“I trust my own ability to garner enormous bursts of energy after days of procrastination,” Lizzie had once said to me. And it turns out that those are words you can take to the bank.
So weeks went by. I’d check in now and then, and there was always progress, always excitement, always some consternation that it not be done in time, always an expression of belief that it would be possible.
So on my way home on Friday, exhausted after this long day and all that, I gave Amanda a call to let her know I was coming home and what my plans were.
“So, I’m on my way home.”
“Oh, okay, I’m at Dad’s. Getting free food and avoiding the rush hour.”
“Yeah, I’ve got a few hours, so I figured I’d go home before Lizzie’s thing tonight.”
“And, to be honest, that probably means I won’t go. By ten o’clock, I’ll be ready for bed. I don’t know who I’m fooling, thinking I’m going back into town tonight,” being very realistic, almost responsibly realistic.
“Well, okay, either way is fine with me.”
And by the time I folded up the phone, one part of me was already whacking the other part of me upside the head.
“WTF, man? Are you seriously thinking about NOT going to this? ” Whack.
“Huh? Well, I’m kinda tired…”
Whack. “Tired? Do you think Lizzie would let being tired stop her from going to YOUR thing?”
“Well, no, actually, she’d go to my thing. Maybe I’ll have a cup of coffee and–”
“Maybe?” …whack… “Maybe have a cup of coffee? Seriously?????”
“No, I will. I will have a cup of coffee, and I’ll go back into town.”
“You better go back into town. Don’t make me whack you up side the head again, man.”
“Okay, okay, I get it. Leave me alone….”
And so, of course, we went, I mean, I went back into town, to The Bedlam. On my first pass there was no place to park nearby, and a line halfway around the block to get in. Holy crap, that’s a good sign. On my second pass, I failed to find a place to put the car within three blocks of the place. Finally, on my third pass, I put the car in a pay lot and walked on over to the show.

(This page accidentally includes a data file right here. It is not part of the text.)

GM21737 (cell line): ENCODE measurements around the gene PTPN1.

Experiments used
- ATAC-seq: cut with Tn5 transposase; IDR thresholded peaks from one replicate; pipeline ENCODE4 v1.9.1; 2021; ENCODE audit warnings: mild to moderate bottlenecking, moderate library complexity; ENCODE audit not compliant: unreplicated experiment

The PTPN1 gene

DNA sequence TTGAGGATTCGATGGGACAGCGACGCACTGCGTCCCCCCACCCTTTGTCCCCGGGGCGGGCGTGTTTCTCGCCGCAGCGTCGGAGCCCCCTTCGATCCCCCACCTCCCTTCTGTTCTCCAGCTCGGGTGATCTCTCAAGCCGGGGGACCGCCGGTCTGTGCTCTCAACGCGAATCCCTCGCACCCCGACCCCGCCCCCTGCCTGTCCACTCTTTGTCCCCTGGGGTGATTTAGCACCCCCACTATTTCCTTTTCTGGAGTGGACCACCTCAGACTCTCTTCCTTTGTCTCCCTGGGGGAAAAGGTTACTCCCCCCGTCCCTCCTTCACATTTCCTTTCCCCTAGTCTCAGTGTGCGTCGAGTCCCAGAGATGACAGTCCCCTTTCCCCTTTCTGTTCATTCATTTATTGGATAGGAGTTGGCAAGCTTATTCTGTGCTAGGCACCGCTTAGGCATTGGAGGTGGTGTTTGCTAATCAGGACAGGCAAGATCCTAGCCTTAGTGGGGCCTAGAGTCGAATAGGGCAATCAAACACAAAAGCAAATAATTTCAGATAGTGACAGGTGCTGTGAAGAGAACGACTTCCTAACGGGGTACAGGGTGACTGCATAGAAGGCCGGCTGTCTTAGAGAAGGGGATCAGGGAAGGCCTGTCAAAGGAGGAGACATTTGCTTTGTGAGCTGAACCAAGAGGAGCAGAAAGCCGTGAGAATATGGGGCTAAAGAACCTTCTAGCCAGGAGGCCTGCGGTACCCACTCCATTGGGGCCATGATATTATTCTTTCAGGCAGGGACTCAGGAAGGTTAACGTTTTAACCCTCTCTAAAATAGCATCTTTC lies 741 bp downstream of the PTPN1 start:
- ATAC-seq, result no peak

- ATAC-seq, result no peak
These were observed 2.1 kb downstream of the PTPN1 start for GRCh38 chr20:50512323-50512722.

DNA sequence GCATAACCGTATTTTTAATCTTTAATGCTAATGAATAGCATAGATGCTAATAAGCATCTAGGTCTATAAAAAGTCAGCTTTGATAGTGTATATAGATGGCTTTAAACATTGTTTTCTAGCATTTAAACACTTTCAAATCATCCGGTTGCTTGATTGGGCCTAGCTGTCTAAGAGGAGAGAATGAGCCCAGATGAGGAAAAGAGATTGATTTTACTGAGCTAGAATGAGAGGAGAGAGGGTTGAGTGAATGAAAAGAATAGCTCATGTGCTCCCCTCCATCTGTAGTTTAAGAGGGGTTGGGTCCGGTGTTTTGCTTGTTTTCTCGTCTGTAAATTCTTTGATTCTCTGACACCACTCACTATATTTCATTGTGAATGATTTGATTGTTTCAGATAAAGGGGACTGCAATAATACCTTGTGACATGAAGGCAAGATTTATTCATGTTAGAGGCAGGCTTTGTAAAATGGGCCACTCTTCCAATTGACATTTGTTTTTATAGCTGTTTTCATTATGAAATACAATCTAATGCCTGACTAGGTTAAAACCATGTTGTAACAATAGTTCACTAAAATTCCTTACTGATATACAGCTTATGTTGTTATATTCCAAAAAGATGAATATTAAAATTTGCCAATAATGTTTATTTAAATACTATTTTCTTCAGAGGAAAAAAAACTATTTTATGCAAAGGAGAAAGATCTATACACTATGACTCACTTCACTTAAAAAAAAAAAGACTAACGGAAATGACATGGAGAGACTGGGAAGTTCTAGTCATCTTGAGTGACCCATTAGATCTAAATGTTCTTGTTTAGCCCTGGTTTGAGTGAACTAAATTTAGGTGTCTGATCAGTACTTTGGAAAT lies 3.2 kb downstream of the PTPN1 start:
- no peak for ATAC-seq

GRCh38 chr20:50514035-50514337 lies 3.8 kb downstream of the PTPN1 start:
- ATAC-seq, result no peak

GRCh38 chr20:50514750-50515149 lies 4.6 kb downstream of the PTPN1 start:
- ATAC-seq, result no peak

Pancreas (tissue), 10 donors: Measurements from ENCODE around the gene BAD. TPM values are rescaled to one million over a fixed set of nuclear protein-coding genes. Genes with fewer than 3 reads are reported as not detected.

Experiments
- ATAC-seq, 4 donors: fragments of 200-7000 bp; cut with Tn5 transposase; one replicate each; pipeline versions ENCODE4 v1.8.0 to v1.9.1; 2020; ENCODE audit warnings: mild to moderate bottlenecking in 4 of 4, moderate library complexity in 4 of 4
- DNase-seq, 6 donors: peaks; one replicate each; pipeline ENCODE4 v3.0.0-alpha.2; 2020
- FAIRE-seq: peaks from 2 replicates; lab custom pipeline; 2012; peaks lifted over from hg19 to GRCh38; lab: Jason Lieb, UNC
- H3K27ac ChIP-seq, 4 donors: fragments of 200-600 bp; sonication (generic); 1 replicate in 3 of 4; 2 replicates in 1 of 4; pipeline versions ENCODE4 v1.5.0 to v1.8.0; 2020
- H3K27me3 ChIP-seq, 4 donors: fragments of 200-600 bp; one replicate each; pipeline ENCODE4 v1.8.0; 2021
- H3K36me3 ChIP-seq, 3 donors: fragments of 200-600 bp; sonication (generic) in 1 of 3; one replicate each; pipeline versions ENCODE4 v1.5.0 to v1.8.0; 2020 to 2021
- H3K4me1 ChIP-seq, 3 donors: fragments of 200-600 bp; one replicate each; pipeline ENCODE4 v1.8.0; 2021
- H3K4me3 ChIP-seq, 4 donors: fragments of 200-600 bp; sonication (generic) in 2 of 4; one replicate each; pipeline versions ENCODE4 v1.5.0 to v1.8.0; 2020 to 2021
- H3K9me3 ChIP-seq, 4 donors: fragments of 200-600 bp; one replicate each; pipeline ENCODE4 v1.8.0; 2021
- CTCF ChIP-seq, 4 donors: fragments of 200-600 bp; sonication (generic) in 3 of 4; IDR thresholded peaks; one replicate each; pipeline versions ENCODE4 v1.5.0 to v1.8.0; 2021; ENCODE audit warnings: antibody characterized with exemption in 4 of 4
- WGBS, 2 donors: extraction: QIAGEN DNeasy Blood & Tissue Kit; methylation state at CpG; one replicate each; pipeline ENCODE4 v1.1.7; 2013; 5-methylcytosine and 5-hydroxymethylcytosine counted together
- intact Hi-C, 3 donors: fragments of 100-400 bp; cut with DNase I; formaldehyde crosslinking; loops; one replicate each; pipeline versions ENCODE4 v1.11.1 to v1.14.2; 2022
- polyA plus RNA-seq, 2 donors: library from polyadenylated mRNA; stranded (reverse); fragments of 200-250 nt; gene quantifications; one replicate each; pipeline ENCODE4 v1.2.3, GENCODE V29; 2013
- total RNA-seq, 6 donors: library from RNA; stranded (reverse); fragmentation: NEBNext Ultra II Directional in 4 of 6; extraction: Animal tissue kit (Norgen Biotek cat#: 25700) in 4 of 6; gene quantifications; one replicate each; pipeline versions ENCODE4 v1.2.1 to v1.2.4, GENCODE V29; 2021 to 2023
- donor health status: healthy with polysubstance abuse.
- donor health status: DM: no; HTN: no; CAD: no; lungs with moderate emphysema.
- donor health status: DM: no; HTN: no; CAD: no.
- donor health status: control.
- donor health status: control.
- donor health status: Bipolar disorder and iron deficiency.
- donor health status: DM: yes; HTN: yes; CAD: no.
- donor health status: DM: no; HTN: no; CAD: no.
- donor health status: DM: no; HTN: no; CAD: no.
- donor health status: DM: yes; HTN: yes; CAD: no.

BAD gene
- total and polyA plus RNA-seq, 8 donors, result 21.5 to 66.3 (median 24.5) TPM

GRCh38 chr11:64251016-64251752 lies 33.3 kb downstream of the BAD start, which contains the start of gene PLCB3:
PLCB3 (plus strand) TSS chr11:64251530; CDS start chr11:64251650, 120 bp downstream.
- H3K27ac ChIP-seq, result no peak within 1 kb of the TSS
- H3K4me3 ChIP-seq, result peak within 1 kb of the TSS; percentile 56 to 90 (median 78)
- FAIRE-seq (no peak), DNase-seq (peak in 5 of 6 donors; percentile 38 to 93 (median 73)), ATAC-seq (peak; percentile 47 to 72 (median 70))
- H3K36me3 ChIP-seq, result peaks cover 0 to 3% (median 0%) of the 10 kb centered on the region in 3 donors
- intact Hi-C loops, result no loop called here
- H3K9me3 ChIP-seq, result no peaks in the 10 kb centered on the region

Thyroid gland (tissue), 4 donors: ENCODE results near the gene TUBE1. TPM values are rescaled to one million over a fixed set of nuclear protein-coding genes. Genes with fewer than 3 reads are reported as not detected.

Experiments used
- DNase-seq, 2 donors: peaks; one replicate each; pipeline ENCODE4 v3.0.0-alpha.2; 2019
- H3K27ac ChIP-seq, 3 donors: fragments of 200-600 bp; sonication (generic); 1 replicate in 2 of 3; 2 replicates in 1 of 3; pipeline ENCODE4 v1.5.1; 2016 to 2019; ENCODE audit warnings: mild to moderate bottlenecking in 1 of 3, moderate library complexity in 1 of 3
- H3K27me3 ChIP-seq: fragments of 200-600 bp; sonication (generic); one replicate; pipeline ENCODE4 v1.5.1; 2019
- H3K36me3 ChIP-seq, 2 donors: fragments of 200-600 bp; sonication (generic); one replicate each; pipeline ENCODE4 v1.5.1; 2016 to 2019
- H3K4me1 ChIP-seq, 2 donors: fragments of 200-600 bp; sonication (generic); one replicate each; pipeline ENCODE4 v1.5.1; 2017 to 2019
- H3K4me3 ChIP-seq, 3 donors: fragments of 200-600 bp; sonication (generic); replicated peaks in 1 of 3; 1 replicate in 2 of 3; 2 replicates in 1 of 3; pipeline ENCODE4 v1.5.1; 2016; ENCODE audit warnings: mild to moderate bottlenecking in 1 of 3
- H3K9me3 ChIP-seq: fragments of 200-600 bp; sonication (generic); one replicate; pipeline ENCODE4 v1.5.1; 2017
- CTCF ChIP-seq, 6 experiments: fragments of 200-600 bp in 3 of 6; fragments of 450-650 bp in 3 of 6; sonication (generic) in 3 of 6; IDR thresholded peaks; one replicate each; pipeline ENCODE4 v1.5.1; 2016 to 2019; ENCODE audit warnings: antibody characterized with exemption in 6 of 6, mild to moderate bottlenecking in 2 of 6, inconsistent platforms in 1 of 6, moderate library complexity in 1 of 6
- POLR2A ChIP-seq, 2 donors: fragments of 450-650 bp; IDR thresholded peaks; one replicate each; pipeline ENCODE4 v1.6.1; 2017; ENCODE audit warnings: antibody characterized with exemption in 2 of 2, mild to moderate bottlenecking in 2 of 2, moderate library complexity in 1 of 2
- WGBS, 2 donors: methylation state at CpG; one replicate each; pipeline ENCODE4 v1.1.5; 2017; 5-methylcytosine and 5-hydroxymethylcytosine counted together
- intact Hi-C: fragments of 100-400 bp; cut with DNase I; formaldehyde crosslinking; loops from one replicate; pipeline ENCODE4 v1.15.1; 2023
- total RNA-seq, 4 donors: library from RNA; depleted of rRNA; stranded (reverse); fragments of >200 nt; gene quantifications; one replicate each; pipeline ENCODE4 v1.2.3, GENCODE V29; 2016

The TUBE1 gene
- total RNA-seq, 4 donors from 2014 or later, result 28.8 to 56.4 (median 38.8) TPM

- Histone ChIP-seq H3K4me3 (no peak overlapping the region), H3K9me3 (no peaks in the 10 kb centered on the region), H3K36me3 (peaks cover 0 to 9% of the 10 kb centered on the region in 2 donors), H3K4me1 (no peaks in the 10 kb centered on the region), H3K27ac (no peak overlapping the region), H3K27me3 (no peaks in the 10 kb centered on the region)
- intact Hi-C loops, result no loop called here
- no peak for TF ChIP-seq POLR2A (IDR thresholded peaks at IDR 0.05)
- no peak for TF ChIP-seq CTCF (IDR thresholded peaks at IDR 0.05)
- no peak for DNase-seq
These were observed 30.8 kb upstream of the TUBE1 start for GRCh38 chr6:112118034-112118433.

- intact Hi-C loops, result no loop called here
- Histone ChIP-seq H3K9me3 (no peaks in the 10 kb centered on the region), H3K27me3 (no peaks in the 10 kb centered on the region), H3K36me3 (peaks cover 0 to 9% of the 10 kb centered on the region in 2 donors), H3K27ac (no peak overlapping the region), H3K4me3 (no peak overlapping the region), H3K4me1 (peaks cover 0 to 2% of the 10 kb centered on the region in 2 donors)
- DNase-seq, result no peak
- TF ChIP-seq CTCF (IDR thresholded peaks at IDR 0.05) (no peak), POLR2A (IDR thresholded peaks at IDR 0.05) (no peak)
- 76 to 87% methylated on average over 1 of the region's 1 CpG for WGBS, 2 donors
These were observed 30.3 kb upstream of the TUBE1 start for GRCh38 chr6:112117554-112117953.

I never did see much. I could barely see the fashions themselves, but I was able to enjoy the music. I especially enjoyed the reaction of the crowd. Instead of seeing the girls in clothes displaying the ninety products of the nine designers, I watched the faces of about fifteen people who were seated across the stage area with an excellent view of the show. From their expressions I could judge what was happening, imagine the antics of the models, and overall understand that this thing was being a great success. All nine of the designers seem to have hit their mark.
During a break, I chatted with Tom, a mutual friend of Lizzie’s. Just as I was starting to assume that Lizzie was unlikely to appear in the public arena (she must have been very busy backstage) there she was. Hmm. New color hair. Dressed like one of her models in her own design. Brightly glowing. Grinning from ear to ear. Beautiful.
This is what she said:
“I’m so happy.”
She said that about a thousand times. The months, the worry, the work, the concern that it would not work out, the caring, the creativity, the trouble. It was nothing. It was just happiness.
I guess it would not have mattered if the bartenders were standing on the bar or not and if there was a line around the block or not as long as Lizzie felt this way at the end. It was obviously worth whatever it took. The fact that the show was a spectacular success was icing, because I know that Lizzie’s happiness was about what she did, not what everyone thought of what she did. Well, maybe her happiness was from that too. And her happiness is my happiness, so I was kind of grinning a lot all weekend.
This entry was posted on Wednesday, November 18th, 2009 at 8:01 am and is filed under Art, Greg Laden. You can follow any responses to this entry through the RSS 2.0 feed. Both comments and pings are currently closed.